Catheter Ablation in End-Stage Heart Failure With Atrial Fibrillation - CASTLE HTx

Contribution To Literature:

The CASTLE HTx trial showed that in patients with symptomatic AF and end-stage HF, catheter ablation was associated with a decrease in the composite outcome of all-cause mortality, LVAD implantation, and urgent transplantation compared with medical therapy alone.


The goal of the trial was to determine the potential therapeutic effect of catheter ablation for symptomatic atrial fibrillation (AF) in patients with end-stage heart failure with reduced ejection fraction (HFrEF).

Study Design

  • Single-center
  • Open-label

Patients with symptomatic AF and end-stage HFrEF undergoing evaluation for left ventricular assist device (LVAD) implantation or heart transplantation (HT) were randomized to undergo catheter ablation of AF and guideline-directed medical therapy (n = 97) or medical therapy alone (n = 97). The decision to ablate beyond pulmonary vein isolation or repeat ablation for AF recurrence was at the discretion of the operator. Antiarrhythmic drugs were discontinued after catheter ablation but could be resumed for AF recurrence. Patients in the medical therapy arm could undergo rhythm or rate control, as appropriate.

  • Total number of enrollees: 194
  • Median duration of follow-up: 18 months
  • Mean patient age: 62 vs. 65 years (catheter ablation vs. medical therapy, respectively)
  • Percentage female: 19.1%

Inclusion criteria:

  • Age ≥18 years
  • Symptomatic paroxysmal or persistent AF
  • Left ventricular ejection fraction (LVEF) ≤35%
  • Under evaluation for HT or LVAD implantation
  • New York Heart Association functional class II-IV
  • Presence of or indication for cardiac implantable electronic device

Exclusion criteria:

  • Life expectancy ≤12 months
  • Left atrial diameter >6 cm
  • Contraindication for chronic anticoagulation
  • Previous AF ablation
  • Presence of durable LVAD
  • “High urgent” listing for HT
  • Acute coronary syndrome, cardiac surgery, coronary revascularization, or stroke ≤2 months prior
  • Other planned cardiac intervention
  • Untreated thyroid disorder
  • End-stage renal disease requiring dialysis

Other salient features/characteristics:

  • Mean LVEF: 29% vs. 25% (catheter ablation vs. medical therapy, respectively)
  • Mean AF duration: 4 vs. 3 years (catheter ablation vs. medical therapy, respectively)
  • Mean left atrial diameter: 4.9 cm
  • Percentage nonischemic cardiomyopathy: 61%
  • Baseline amiodarone use: 46%
  • Catheter ablation was performed in 84% and 16% of the ablation and medical therapy arms, respectively

Principal Findings:

The trial was terminated early due to evidence of overwhelming efficacy in the catheter ablation arm.  

The primary outcome, composite of all-cause mortality, LVAD implantation, or urgent HT, at a median of 18 months for catheter ablation vs. medical therapy, was: 8% vs. 30% (p < 0.001).

Secondary outcomes for catheter ablation vs. medical therapy:

  • All-cause mortality: 6% vs. 20%, hazard ratio 0.29, 95% CI 0.12-0.72 (p < 0.05)
  • LVAD implantation: 1% vs. 10% (p < 0.05)
  • Urgent HT: 1% vs. 6% (p > 0.05)
  • Change in LVEF at 12 months: +7.8% vs. +1.4% (p < 0.05)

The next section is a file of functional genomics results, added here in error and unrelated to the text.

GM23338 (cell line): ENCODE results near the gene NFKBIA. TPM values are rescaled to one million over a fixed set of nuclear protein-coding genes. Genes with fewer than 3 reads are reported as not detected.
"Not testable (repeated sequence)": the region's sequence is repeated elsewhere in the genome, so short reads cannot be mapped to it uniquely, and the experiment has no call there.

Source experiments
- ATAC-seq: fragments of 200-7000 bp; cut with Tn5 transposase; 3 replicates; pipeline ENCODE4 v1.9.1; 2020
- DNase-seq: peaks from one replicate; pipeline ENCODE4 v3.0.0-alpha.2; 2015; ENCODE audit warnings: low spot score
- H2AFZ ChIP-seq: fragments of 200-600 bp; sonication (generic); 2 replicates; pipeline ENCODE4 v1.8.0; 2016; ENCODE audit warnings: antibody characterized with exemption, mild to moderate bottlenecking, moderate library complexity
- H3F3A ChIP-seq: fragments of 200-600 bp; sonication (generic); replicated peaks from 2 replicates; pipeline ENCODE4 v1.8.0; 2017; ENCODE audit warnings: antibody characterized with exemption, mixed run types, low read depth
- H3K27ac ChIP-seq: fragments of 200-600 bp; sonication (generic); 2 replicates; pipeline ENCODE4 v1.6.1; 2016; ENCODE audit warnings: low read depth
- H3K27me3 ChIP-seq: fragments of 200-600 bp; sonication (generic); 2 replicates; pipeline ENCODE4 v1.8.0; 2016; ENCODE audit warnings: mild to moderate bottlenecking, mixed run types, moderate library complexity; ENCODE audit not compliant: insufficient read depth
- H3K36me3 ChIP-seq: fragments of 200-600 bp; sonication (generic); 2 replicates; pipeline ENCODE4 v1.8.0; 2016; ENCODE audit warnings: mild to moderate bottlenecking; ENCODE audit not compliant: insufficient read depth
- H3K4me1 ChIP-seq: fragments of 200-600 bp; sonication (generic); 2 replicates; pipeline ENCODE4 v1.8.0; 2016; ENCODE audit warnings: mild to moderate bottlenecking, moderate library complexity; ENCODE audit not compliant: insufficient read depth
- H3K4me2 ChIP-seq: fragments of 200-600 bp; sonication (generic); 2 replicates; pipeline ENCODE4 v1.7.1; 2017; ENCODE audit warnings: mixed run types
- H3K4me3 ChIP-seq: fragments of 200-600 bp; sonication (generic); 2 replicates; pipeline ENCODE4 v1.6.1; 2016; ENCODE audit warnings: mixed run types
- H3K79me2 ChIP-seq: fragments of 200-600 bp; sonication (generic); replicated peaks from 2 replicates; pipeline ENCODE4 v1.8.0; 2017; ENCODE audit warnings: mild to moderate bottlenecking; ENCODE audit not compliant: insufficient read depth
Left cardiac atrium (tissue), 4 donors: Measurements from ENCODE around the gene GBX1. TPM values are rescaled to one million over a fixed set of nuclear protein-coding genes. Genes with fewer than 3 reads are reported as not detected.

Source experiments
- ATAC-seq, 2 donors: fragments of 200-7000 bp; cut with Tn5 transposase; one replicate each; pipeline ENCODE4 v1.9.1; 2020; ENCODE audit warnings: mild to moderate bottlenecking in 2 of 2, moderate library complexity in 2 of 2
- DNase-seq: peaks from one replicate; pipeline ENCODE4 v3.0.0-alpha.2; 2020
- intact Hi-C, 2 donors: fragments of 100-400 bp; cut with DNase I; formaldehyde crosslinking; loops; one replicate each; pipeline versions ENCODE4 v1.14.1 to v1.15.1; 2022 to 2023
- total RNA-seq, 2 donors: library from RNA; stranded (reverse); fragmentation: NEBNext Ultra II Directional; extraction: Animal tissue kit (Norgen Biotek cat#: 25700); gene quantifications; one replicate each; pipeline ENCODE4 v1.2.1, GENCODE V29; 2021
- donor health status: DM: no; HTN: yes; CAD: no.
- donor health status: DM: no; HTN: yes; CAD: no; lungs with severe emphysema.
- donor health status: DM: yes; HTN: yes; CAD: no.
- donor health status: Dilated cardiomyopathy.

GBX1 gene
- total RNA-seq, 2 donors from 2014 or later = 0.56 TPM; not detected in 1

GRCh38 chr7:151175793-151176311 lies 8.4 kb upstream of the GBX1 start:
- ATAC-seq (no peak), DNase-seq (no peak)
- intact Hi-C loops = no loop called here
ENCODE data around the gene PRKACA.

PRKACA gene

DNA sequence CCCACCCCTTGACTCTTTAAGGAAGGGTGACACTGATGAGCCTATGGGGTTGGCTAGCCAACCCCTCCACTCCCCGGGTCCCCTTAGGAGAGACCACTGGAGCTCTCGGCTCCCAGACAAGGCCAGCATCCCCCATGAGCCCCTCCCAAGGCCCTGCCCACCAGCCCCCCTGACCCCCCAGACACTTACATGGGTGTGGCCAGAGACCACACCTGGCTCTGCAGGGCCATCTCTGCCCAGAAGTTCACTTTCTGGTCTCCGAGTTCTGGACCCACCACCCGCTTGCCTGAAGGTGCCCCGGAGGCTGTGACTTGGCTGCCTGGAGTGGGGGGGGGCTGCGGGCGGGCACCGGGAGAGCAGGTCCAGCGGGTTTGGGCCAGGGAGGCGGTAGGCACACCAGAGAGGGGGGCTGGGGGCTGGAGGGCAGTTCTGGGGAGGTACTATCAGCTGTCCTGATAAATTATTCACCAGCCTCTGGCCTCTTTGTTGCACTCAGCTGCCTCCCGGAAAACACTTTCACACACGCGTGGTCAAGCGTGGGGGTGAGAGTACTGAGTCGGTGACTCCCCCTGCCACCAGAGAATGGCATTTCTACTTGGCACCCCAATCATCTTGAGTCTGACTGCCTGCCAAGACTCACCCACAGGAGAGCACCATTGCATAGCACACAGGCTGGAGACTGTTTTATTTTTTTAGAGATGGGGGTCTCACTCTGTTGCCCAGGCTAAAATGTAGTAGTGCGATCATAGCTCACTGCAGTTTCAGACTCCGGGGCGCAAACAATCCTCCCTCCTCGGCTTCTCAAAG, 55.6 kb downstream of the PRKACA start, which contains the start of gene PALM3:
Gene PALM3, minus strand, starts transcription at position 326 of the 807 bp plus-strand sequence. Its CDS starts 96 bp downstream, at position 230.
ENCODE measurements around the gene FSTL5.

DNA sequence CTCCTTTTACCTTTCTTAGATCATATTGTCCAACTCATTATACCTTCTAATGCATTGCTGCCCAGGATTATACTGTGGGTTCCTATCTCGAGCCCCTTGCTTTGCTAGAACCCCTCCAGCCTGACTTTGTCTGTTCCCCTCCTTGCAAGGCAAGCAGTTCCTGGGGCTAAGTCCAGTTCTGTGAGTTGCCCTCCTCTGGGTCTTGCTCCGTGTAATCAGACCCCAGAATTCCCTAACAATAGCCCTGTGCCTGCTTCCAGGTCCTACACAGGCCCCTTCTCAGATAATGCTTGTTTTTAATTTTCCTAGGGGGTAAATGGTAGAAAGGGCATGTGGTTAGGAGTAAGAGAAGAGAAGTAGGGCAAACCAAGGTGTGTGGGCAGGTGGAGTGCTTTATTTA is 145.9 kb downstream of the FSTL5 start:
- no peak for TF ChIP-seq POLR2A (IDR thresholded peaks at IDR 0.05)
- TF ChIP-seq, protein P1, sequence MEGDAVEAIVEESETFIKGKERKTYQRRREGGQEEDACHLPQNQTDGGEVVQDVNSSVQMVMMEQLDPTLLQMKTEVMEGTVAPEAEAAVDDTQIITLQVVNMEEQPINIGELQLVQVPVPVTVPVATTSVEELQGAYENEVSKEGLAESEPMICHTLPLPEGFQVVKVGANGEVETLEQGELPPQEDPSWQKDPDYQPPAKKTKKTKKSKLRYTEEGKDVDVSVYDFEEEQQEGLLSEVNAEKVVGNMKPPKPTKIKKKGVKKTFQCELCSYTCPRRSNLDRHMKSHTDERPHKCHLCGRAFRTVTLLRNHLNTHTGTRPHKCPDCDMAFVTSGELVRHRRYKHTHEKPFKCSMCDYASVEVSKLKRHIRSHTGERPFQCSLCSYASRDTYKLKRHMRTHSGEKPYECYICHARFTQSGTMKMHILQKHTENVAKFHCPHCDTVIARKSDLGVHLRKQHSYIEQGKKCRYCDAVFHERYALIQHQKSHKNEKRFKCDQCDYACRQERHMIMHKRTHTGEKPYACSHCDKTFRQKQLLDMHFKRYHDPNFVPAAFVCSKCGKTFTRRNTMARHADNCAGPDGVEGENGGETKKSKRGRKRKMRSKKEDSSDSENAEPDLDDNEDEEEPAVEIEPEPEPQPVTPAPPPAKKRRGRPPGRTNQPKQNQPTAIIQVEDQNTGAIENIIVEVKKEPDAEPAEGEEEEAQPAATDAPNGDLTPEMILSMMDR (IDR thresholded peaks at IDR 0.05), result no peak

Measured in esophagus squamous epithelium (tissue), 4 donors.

• Change in AF burden at 12 months: -31.4% vs. -8.6% (p < 0.05)
  • Amiodarone use at 12 months: 29% vs. 57%


The CASTLE HTx trial demonstrates a reduction in the primary composite outcome of all-cause mortality, LVAD implantation, and urgent HT with catheter ablation compared with medical therapy alone in end-stage HFrEF with symptomatic AF. This effect was driven primarily by reduction in all-cause death and LVAD implantation and was observed despite significant crossover between treatment arms within weeks of randomization, prompting early termination of the trial for efficacy. The current data extend the positive findings of CASTLE-AF, which excluded patients listed for HT, to end-stage HFrEF patients referred for advanced therapies. It is unclear whether the treatment effect would be replicated in patients with asymptomatic AF, which was not studied in either trial. While the single-center nature and small sample size of this study do limit its generalizability somewhat, these findings are nevertheless promising and support further investigation into AF management in end-stage HF.


Highlighted text has been updated as of October 16, 2023.

Sohns C, Fox H, Marrouche NF, et al., on behalf of the CASTLE HTx Investigators. Catheter Ablation in End-Stage Heart Failure With Atrial Fibrillation. N Engl J Med 2023;389:1380-9.

Lewis EF. Editorial: Catheter Ablation for Atrial Fibrillation in Heart Failure — An Option to Defer Transplantation? N Engl J Med 2023;389:1429-30.

Presented by Dr. Christian Sohns at the European Society of Cardiology Congress, Amsterdam, Netherlands, August 27, 2023.

Clinical Topics: Anticoagulation Management, Arrhythmias and Clinical EP, Cardiac Surgery, Heart Failure and Cardiomyopathies, Invasive Cardiovascular Angiography and Intervention, Anticoagulation Management and Atrial Fibrillation, Implantable Devices, SCD/Ventricular Arrhythmias, Atrial Fibrillation/Supraventricular Arrhythmias, Cardiac Surgery and Arrhythmias, Cardiac Surgery and Heart Failure, Acute Heart Failure, Heart Transplant, Mechanical Circulatory Support

Keywords: Ablation, Anticoagulants, Arrhythmias, Cardiac, Atrial Fibrillation, Catheter Ablation, ESC Congress, ESC23, Heart-Assist Devices, Heart Failure, Heart Failure, Reduced Ejection Fraction, Heart Transplantation, Stroke Volume

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